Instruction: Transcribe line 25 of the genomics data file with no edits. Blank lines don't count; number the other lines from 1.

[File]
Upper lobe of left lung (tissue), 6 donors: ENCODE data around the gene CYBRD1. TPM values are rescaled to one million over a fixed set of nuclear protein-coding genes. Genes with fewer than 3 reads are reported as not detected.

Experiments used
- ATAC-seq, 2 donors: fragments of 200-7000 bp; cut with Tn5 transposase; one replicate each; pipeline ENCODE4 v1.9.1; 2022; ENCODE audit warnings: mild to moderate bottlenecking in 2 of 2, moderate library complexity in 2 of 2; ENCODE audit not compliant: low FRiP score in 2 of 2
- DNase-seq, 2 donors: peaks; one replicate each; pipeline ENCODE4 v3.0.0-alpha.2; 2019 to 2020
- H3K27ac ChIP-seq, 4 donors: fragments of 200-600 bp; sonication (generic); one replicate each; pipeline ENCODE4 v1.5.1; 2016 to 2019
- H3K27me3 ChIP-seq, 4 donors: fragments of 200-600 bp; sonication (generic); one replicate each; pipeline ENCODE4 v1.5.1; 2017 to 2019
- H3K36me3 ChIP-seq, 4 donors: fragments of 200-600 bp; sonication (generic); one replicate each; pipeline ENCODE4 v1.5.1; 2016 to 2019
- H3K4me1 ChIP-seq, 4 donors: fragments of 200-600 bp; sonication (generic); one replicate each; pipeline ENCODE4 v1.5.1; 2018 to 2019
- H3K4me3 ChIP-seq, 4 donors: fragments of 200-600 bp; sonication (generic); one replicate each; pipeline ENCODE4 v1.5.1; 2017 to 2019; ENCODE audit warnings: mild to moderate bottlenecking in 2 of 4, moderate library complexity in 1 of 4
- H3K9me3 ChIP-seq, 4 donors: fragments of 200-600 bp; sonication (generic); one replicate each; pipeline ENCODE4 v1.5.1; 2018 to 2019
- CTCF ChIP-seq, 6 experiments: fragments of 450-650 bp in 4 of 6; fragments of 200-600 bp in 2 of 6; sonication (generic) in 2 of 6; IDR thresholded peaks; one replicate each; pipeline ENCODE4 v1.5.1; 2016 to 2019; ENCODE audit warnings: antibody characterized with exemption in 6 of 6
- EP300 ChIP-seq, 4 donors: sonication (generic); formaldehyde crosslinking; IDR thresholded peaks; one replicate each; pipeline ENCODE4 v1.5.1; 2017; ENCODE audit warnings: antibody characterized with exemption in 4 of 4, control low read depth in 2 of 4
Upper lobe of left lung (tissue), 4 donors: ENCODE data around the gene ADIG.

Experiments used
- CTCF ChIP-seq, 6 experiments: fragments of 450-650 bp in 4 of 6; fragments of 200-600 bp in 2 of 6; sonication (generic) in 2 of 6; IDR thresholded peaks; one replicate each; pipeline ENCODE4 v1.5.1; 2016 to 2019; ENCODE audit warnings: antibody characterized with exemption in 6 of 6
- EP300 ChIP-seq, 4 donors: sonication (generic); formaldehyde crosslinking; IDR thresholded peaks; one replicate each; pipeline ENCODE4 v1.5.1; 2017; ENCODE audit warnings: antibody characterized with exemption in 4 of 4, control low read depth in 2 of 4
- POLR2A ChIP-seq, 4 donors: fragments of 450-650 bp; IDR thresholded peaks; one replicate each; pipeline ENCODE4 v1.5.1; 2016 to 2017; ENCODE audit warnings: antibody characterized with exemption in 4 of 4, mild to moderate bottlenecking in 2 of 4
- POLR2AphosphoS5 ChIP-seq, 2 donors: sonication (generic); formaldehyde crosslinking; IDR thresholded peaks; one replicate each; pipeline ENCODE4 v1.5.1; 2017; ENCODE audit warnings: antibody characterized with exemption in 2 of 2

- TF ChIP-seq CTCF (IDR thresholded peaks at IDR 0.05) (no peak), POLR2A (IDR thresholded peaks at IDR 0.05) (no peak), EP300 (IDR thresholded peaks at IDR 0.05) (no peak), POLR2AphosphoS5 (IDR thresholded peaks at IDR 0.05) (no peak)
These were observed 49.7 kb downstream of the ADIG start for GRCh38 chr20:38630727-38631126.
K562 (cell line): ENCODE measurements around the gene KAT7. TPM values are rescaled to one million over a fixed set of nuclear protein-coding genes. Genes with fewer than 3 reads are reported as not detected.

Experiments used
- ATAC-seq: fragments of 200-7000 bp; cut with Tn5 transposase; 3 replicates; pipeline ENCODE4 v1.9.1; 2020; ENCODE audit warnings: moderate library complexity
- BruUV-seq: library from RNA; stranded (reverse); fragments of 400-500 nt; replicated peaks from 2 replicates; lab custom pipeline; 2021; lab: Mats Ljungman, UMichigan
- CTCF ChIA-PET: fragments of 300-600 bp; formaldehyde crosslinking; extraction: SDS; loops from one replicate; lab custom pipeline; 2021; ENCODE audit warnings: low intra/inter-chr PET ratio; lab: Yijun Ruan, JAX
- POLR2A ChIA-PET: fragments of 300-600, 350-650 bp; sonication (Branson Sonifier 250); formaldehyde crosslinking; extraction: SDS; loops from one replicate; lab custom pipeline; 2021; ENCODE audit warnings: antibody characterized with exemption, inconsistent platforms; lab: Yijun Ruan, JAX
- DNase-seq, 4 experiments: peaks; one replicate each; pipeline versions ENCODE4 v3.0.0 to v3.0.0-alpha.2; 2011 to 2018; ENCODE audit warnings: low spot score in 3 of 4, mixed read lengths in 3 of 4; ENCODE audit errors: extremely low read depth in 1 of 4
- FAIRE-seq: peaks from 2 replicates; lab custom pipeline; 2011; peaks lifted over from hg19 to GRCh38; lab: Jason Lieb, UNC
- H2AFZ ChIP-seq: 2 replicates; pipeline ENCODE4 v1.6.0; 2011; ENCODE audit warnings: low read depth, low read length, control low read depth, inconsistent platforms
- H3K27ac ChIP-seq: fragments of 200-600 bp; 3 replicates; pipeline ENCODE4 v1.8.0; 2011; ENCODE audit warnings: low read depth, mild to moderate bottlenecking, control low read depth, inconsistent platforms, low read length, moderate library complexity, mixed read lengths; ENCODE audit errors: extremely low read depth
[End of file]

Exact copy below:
- CTCF ChIA-PET: fragments of 300-600 bp; formaldehyde crosslinking; extraction: SDS; loops from one replicate; lab custom pipeline; 2021; ENCODE audit warnings: low intra/inter-chr PET ratio; lab: Yijun Ruan, JAX